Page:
- Can buy in a number of different woods, so you can get any tone you want.
- Available in concert and dreadnought size, so if you find dreadnoughts too big or too loud you have the option to go down a size or vice versa.
- Low slung action makes it very easy on the fingers for a novice without needing to be taken to a luthier or an expert friend for adjustment.
- It’s not as a great as the most expensive guitar in the world. But for the price, you’re getting the most bang for your buck!
- Truss rod is known to have issues with being stiff and “jumpy” when turned
- Bass is a little low in the concert size, even compared to other concert body guitars.
4. Washburn WD7S Harvest Series (Budget Choice)
This guitar boasts a spruce top and mahogany back and sides, so has a strong combination of tone woods with no low quality materials.
- Can handle low action without buzzing, which will make it much easier when you're trying to hold down strings four frets apart or just starting out as a guitarist.
- Full sound thanks to the use of only solid woods for construction.
- Narrow neck makes it easier if you have small hands, or need to play arrangements with dramatic distances between the notes on melody and harmony lines.
- No cut out.
- Dreadnought sized.
- No plug in options.
5. Recording King RPH-05 Dirty Thirties
This guitar is built around an “old-timey” theme. As such, the guitar is a little smaller and has less bass than the majority of acoustics out there these days. It’s perfect for travel, but you will need to make some serious adjustments before it’s a playable instrument.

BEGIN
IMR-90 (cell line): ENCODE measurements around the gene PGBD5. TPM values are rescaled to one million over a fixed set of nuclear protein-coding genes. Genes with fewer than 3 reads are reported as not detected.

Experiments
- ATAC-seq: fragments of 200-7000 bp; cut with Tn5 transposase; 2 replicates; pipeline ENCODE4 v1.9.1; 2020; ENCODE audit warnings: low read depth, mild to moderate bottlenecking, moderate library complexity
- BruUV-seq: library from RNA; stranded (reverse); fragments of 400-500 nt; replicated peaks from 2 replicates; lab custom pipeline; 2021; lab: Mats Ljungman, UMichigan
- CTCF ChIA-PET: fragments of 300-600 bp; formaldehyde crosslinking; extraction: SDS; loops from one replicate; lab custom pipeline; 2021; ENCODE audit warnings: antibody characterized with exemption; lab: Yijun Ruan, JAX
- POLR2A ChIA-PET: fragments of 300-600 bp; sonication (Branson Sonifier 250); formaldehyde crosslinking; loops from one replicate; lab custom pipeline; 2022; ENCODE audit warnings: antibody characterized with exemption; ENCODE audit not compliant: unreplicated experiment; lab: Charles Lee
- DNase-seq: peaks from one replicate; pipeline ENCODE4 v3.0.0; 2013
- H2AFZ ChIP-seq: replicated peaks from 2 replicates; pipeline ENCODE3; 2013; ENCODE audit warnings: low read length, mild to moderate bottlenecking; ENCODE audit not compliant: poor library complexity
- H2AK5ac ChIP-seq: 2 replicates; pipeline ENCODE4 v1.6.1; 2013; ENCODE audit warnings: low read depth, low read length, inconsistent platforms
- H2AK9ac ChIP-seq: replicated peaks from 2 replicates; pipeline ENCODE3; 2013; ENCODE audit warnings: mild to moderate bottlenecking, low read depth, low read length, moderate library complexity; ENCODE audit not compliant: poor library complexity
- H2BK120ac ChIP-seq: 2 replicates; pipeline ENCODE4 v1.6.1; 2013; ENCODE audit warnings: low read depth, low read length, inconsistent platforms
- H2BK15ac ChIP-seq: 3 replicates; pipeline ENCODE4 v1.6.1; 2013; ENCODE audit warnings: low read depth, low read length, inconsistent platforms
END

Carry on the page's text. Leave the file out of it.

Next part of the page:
- Once any necessary adjustments have been made, it has a surprisingly good sound.
- One of the cheapest on the list, although if you need a professional to set the guitar up for you then you should factor this cost in too.
- Parlour size makes it a comfortable guitar to play while sat in an ordinary chair rather than a stool.
- This is a bit subjective, but the guitar looks awful. The colours of the body, neck, dots and pegs look cheap, and the extra large dots look cartoonish.
- Unless you’re buying it second hand and already set up, you’ll need to be prepared to make some serious adjustments before it’s even remotely playable.
- No case included means the price will climb up again for a decent hard case, making the low price tag a little misleading.
If you’re still having trouble deciding which the best acoustic guitar under $300 is, then don’t worry. Without a doubt the clear winner of the five is the Yamaha FG720S Solid Top Acoustic Guitar.
You can choose from so many different woods and different sizes that no matter what your preference, you’ll get a guitar that suits you perfectly. It’ll stick with you long after you stop considering yourself a beginner, and if you take good care of it you’ll have a beautiful sounding instrument for the rest of your life.
Before you go, why not take a moment to leave us a comment. We’d love to hear about your experiences with any of these guitars. If you can think of another that we should have included then let us know!